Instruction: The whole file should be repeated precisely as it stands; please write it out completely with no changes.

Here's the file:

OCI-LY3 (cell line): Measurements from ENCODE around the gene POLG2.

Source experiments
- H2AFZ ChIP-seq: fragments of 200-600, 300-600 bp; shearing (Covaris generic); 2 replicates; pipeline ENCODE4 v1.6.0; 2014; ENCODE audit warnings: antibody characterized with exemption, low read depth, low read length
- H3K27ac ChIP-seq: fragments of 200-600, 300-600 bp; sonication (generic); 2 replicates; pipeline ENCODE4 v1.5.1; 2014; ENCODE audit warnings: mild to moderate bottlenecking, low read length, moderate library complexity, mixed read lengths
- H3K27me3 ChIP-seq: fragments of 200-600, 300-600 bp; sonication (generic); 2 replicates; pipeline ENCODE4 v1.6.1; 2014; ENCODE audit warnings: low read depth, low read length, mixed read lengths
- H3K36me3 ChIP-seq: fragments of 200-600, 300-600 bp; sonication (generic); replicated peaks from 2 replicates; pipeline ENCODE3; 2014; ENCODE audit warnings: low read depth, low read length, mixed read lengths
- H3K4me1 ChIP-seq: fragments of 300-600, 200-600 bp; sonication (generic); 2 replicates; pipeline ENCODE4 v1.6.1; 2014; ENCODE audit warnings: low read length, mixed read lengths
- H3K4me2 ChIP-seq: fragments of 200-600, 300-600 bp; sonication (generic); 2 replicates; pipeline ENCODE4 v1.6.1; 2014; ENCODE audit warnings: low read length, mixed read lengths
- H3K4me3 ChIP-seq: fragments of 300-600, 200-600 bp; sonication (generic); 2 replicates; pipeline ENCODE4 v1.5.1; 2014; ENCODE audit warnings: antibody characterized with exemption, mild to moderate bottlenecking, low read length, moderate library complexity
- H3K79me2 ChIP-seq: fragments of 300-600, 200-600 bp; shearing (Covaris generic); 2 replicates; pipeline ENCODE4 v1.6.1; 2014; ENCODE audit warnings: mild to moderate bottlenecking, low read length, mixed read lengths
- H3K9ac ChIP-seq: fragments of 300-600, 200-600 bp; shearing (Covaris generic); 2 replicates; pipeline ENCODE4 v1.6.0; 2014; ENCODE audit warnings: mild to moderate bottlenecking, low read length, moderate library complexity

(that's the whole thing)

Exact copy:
OCI-LY3 (cell line): Measurements from ENCODE around the gene POLG2.

Source experiments
- H2AFZ ChIP-seq: fragments of 200-600, 300-600 bp; shearing (Covaris generic); 2 replicates; pipeline ENCODE4 v1.6.0; 2014; ENCODE audit warnings: antibody characterized with exemption, low read depth, low read length
- H3K27ac ChIP-seq: fragments of 200-600, 300-600 bp; sonication (generic); 2 replicates; pipeline ENCODE4 v1.5.1; 2014; ENCODE audit warnings: mild to moderate bottlenecking, low read length, moderate library complexity, mixed read lengths
- H3K27me3 ChIP-seq: fragments of 200-600, 300-600 bp; sonication (generic); 2 replicates; pipeline ENCODE4 v1.6.1; 2014; ENCODE audit warnings: low read depth, low read length, mixed read lengths
- H3K36me3 ChIP-seq: fragments of 200-600, 300-600 bp; sonication (generic); replicated peaks from 2 replicates; pipeline ENCODE3; 2014; ENCODE audit warnings: low read depth, low read length, mixed read lengths
- H3K4me1 ChIP-seq: fragments of 300-600, 200-600 bp; sonication (generic); 2 replicates; pipeline ENCODE4 v1.6.1; 2014; ENCODE audit warnings: low read length, mixed read lengths
- H3K4me2 ChIP-seq: fragments of 200-600, 300-600 bp; sonication (generic); 2 replicates; pipeline ENCODE4 v1.6.1; 2014; ENCODE audit warnings: low read length, mixed read lengths
- H3K4me3 ChIP-seq: fragments of 300-600, 200-600 bp; sonication (generic); 2 replicates; pipeline ENCODE4 v1.5.1; 2014; ENCODE audit warnings: antibody characterized with exemption, mild to moderate bottlenecking, low read length, moderate library complexity
- H3K79me2 ChIP-seq: fragments of 300-600, 200-600 bp; shearing (Covaris generic); 2 replicates; pipeline ENCODE4 v1.6.1; 2014; ENCODE audit warnings: mild to moderate bottlenecking, low read length, mixed read lengths
- H3K9ac ChIP-seq: fragments of 300-600, 200-600 bp; shearing (Covaris generic); 2 replicates; pipeline ENCODE4 v1.6.0; 2014; ENCODE audit warnings: mild to moderate bottlenecking, low read length, moderate library complexity